: In order to stay within regulatory guidelines, what are some must-have technologies that a pharmaceutical company should implement to meet microbial monitoring requirements?
DJ: The core regulatory guidelines for microbial monitoring have not changed dramatically in recent years, but the guidance documents around these guidelines have become more explicit in calling out the risk of manual observations. The guidelines call for a risk based approach to contemporaneous secondary verification and have suggested that computer interface and automated technology is one way to reduce the risk associated with human observations.
: If a pharmaceutical company is looking to upgrade its microbial monitoring and testing processes, are there some relatively easy, first steps to take? What do you recommend and why?
DJ: If a pharmaceutical company is looking to upgrade its microbial monitoring and testing processes the first thing they should do is move to an automated alert system. Too many facilities receive 483s because they didn’t act on results that exceeded their own action and alert specifications. Companies can automate the review of their data by installing an environmental monitoring software package to facilitate rapid and frequent review. Inclusion of automated microbial detection systems and direct communication to the software facilitates better data security as well as better control.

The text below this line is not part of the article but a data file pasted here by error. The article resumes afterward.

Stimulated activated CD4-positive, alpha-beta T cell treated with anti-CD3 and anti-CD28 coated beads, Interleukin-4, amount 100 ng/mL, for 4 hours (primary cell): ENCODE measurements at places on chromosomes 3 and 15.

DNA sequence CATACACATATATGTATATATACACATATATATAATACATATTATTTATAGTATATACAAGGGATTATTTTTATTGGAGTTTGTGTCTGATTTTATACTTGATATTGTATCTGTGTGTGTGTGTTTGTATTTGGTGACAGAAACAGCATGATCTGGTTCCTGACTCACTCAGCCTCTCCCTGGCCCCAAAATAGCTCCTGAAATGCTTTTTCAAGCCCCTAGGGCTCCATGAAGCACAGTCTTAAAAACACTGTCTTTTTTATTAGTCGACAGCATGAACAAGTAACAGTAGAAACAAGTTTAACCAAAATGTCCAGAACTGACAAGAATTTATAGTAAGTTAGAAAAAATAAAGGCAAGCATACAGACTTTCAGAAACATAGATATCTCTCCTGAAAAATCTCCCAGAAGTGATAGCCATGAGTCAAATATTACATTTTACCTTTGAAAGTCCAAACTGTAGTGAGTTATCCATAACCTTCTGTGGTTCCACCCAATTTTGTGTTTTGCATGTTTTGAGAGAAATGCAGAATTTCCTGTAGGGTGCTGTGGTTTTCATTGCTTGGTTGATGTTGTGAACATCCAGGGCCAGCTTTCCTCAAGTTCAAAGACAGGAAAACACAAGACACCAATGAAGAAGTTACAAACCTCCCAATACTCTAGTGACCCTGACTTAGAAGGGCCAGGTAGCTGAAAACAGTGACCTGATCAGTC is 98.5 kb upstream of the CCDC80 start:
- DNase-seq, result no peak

: Do you foresee pharmaceutical companies implementing the strict microbial monitoring strategies used for sterile product production on other types of products – such as solid dosage?
DJ: Yes, we do see the FDA suggesting more routine environmental monitoring for all types of manufacturing. Frequent environmental testing and monitoring is an important tool for demonstrating that a facility is in control.
: What are some best practices a pharmaceutical company should put in place to collect, store and analyze microbial monitoring data?
DJ: Moving away from paper is an important first element in collecting, storing and analyzing the large amounts of data that is being produced in manufacturing facilities. The next step is to automate the analysis of this data in a secure database that has a full forensic audit trail. The third best practice is to learn from this data and use it to improve the manufacturing and cleaning processes.
: In the near future do you see pharmaceutical companies moving away from large cleanrooms to processing sterile products in isolators, gloveboxes or RABS? If so, why?
DJ: Yes, in an effort to reduce the risk of human contamination the introduction of robotic manufacture in RABS or other isolation systems will become more common. Many companies are already investigating the options in this field and as the these become commercially available companies will transition their processes to these kind of manufacturing environments.